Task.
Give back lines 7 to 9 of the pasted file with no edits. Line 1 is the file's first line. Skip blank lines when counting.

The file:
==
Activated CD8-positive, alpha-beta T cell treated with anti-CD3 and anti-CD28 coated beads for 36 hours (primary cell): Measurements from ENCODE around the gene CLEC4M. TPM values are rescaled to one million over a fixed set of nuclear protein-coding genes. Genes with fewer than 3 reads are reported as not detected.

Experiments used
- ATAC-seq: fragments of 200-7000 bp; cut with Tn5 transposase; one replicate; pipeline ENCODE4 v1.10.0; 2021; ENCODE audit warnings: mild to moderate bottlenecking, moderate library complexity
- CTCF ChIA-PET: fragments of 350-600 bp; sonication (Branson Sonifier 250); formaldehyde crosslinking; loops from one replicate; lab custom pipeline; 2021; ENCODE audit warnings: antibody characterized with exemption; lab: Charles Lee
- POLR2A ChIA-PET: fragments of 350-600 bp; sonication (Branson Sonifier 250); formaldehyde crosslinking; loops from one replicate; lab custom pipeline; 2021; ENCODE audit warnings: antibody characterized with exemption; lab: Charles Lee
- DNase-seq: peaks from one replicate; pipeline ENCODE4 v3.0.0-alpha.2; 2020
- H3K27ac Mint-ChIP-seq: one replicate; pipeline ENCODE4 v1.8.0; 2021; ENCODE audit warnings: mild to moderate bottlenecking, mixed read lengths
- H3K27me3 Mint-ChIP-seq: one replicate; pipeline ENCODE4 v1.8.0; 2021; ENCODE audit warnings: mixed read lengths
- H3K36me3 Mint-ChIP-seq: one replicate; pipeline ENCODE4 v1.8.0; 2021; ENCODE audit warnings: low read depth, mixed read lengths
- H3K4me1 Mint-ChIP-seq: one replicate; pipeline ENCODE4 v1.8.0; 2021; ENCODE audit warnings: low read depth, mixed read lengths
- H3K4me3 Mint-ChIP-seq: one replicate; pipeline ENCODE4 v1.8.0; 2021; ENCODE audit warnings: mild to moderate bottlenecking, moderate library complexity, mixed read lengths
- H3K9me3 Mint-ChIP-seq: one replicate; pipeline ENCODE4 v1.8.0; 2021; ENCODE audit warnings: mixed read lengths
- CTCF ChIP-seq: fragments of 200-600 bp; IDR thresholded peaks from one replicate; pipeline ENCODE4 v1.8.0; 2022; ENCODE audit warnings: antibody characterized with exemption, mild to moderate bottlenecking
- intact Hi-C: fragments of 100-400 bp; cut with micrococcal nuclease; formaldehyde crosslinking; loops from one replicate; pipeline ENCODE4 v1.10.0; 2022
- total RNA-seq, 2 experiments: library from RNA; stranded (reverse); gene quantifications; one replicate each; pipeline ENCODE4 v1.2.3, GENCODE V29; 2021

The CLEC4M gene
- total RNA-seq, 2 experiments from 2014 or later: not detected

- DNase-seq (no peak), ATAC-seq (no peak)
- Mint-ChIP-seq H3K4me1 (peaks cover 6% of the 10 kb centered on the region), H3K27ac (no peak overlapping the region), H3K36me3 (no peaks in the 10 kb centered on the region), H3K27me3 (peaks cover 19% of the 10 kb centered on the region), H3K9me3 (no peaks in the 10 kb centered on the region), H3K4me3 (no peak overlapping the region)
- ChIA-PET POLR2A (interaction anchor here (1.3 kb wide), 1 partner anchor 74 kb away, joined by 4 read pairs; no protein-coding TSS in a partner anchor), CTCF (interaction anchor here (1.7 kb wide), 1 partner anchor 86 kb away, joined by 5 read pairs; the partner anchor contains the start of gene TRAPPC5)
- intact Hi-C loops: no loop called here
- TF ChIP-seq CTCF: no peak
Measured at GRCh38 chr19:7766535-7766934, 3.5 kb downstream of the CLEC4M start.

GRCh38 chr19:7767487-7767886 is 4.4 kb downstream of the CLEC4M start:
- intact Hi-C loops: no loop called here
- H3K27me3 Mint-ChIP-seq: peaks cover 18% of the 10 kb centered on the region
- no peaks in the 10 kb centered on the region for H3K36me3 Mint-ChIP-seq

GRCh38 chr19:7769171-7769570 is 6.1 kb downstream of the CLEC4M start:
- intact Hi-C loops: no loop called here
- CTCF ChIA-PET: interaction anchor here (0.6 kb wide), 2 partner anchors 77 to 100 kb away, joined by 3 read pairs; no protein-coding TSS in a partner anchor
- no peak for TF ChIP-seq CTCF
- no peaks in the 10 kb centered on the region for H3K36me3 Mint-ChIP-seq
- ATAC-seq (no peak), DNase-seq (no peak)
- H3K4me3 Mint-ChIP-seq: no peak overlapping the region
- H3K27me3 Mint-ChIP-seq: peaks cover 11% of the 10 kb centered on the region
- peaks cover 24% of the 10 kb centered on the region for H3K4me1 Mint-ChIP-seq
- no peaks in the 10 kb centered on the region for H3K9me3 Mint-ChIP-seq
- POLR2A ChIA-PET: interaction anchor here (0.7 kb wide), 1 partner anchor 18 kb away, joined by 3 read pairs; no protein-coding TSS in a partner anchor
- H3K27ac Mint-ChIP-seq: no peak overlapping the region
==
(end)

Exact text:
- H3K27ac Mint-ChIP-seq: one replicate; pipeline ENCODE4 v1.8.0; 2021; ENCODE audit warnings: mild to moderate bottlenecking, mixed read lengths
- H3K27me3 Mint-ChIP-seq: one replicate; pipeline ENCODE4 v1.8.0; 2021; ENCODE audit warnings: mixed read lengths
- H3K36me3 Mint-ChIP-seq: one replicate; pipeline ENCODE4 v1.8.0; 2021; ENCODE audit warnings: low read depth, mixed read lengths